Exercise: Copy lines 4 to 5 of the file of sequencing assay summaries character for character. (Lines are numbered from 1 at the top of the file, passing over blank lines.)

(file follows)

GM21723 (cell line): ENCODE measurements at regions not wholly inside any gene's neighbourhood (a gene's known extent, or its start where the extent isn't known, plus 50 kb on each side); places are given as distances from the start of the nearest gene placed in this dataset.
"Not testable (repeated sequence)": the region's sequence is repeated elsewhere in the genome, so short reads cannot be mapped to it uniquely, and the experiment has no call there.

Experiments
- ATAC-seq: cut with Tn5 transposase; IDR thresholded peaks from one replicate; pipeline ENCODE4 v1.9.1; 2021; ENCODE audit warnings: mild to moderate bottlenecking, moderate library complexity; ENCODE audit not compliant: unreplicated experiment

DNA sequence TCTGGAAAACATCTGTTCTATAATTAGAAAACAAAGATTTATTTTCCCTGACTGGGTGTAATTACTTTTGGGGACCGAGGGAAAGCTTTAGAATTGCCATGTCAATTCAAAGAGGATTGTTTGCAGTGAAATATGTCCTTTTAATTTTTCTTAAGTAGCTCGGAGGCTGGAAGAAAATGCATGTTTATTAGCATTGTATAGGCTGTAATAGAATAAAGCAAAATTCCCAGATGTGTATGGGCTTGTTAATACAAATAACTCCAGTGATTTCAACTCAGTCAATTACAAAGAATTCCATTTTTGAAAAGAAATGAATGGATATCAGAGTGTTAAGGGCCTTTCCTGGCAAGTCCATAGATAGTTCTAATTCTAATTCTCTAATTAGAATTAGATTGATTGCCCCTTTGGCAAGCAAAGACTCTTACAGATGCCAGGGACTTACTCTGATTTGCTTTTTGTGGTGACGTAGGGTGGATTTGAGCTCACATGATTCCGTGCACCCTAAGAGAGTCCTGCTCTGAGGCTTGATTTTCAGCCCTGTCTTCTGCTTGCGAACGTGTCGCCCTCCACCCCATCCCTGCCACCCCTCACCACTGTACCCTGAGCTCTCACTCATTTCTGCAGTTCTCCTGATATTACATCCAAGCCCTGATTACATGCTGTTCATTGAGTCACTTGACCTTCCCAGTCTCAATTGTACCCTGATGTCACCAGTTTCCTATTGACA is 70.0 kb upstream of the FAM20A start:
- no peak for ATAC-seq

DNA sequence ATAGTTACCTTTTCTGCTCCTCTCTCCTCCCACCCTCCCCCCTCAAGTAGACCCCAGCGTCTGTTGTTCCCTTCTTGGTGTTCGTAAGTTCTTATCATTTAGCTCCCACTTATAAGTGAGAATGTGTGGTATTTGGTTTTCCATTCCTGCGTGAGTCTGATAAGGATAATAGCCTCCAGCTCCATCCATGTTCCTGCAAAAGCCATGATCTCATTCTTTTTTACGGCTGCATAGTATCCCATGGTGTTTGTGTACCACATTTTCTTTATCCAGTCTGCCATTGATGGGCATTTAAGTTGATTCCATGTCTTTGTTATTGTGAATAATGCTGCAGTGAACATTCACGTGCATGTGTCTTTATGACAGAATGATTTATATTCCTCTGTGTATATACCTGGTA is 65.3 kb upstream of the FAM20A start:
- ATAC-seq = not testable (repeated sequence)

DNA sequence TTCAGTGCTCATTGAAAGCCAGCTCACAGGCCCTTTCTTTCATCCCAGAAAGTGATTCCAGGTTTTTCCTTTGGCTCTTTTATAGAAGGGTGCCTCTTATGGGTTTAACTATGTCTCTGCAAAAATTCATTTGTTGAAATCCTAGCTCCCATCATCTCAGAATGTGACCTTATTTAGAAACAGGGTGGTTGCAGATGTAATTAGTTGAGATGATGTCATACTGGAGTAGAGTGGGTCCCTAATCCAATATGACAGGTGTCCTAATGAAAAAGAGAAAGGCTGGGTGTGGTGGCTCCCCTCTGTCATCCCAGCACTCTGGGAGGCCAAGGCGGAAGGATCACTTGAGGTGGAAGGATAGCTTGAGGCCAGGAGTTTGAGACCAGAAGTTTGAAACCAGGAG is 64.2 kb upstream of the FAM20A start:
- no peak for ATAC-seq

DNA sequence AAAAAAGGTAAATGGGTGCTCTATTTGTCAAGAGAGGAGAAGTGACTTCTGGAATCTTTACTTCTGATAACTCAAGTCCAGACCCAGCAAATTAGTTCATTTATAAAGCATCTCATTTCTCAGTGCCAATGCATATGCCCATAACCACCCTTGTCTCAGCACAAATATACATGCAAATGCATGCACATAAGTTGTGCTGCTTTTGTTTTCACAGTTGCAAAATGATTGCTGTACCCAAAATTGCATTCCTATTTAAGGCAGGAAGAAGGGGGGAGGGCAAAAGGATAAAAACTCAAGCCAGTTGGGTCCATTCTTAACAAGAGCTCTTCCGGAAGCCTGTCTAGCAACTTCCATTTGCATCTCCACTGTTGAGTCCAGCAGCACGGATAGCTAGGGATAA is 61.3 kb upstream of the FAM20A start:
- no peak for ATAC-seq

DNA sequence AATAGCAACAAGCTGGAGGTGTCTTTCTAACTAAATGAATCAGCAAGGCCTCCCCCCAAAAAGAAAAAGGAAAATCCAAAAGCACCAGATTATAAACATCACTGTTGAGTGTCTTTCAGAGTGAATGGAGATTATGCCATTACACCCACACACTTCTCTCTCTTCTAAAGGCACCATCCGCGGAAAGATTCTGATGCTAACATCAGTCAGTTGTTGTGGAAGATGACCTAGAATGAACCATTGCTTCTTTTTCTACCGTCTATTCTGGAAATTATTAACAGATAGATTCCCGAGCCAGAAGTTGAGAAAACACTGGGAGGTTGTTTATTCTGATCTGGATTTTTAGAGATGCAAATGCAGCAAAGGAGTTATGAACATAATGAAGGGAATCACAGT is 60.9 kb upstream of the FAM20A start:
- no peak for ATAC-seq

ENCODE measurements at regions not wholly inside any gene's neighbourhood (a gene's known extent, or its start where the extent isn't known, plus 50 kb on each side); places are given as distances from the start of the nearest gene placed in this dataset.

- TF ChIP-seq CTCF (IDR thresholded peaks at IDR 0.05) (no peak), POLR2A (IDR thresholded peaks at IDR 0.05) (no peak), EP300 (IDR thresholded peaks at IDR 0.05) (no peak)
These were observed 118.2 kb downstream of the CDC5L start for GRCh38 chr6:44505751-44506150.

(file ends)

- ATAC-seq: cut with Tn5 transposase; IDR thresholded peaks from one replicate; pipeline ENCODE4 v1.9.1; 2021; ENCODE audit warnings: mild to moderate bottlenecking, moderate library complexity; ENCODE audit not compliant: unreplicated experiment

DNA sequence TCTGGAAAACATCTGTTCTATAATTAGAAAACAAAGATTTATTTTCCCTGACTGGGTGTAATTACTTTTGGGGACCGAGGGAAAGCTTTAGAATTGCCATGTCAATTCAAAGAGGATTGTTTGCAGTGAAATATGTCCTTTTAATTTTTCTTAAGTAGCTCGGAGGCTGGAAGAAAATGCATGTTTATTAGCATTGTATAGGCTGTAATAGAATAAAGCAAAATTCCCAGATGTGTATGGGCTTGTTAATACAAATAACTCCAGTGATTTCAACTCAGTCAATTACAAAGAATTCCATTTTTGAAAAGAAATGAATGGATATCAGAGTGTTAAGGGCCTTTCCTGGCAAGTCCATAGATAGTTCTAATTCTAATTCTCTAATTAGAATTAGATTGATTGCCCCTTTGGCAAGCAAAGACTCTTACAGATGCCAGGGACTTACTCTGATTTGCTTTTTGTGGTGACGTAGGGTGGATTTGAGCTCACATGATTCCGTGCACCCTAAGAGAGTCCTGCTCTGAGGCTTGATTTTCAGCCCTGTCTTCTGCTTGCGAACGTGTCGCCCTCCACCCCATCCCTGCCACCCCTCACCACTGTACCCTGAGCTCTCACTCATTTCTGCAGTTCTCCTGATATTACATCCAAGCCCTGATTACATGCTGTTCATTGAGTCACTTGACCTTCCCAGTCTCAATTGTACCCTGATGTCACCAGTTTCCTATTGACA is 70.0 kb upstream of the FAM20A start: